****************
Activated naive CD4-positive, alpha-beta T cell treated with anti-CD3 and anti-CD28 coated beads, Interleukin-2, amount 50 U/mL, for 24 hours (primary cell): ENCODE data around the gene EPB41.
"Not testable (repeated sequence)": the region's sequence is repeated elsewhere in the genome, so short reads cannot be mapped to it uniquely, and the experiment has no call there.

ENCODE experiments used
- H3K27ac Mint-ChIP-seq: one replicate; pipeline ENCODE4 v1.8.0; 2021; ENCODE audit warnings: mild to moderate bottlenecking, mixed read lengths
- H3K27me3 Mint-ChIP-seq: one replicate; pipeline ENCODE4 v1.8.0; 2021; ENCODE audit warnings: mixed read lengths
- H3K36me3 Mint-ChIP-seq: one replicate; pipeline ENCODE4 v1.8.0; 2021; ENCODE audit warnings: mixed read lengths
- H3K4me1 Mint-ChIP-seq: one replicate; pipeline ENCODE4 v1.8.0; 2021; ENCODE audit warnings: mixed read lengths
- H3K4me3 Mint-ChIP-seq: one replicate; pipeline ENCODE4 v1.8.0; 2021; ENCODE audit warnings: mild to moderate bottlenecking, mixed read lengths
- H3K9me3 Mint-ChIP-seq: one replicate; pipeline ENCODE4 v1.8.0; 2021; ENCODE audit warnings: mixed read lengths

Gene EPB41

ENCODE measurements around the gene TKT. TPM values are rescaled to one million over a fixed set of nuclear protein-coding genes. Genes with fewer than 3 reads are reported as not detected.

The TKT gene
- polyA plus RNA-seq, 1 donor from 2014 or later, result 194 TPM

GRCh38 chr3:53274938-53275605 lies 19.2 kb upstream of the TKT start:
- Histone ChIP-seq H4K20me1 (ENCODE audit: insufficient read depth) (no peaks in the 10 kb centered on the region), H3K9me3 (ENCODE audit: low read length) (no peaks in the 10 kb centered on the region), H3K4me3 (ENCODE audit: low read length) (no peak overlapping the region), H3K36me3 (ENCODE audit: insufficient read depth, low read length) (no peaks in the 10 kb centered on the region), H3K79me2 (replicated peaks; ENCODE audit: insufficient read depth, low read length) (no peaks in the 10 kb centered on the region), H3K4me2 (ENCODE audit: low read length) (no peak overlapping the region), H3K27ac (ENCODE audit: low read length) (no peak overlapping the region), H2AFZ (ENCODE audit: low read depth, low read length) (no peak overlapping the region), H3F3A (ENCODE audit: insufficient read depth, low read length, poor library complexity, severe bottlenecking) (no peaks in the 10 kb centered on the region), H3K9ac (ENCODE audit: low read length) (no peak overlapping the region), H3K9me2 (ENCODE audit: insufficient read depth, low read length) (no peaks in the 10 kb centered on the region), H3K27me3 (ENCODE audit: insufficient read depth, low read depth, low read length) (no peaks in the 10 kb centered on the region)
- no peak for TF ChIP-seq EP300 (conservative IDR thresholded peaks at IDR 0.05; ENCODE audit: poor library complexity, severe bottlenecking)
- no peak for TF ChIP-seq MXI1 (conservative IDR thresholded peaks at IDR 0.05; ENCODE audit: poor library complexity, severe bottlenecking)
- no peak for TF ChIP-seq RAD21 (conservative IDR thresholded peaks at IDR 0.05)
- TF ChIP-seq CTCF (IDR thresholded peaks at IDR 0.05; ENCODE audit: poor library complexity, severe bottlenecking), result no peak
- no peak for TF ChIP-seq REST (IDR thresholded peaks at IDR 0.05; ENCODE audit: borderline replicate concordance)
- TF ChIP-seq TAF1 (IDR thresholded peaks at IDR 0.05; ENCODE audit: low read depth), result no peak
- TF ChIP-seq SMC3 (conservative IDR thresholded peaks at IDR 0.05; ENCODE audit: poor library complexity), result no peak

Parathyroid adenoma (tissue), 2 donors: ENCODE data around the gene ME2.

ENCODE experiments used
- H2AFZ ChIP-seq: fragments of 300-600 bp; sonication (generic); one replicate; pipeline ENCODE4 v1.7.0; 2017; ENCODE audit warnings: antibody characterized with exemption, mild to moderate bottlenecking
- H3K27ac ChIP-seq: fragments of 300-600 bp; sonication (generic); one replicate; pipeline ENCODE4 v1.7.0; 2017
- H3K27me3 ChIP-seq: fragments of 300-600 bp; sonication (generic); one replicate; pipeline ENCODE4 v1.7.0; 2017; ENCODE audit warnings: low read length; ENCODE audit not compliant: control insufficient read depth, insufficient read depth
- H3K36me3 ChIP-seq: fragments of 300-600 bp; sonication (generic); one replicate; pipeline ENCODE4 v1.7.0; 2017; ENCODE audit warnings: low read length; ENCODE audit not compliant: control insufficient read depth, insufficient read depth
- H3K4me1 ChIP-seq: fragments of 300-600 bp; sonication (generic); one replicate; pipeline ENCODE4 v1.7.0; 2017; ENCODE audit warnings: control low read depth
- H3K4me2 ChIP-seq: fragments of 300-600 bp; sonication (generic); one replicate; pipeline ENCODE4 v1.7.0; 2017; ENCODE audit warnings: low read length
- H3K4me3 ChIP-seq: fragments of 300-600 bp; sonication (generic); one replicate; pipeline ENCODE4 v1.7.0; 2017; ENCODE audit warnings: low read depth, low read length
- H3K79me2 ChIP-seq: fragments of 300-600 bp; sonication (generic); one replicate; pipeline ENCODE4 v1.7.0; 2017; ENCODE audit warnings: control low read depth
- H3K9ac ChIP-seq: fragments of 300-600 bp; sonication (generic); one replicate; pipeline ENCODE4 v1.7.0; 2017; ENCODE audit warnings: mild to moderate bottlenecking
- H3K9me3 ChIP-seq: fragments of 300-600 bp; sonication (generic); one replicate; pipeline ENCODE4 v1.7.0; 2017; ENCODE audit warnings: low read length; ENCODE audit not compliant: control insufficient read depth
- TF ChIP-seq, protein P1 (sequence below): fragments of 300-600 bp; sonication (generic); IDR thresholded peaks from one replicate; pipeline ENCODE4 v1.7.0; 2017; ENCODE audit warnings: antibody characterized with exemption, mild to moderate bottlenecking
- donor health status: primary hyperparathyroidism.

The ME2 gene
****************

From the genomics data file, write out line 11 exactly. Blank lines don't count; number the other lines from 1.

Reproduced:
ENCODE measurements around the gene TKT. TPM values are rescaled to one million over a fixed set of nuclear protein-coding genes. Genes with fewer than 3 reads are reported as not detected.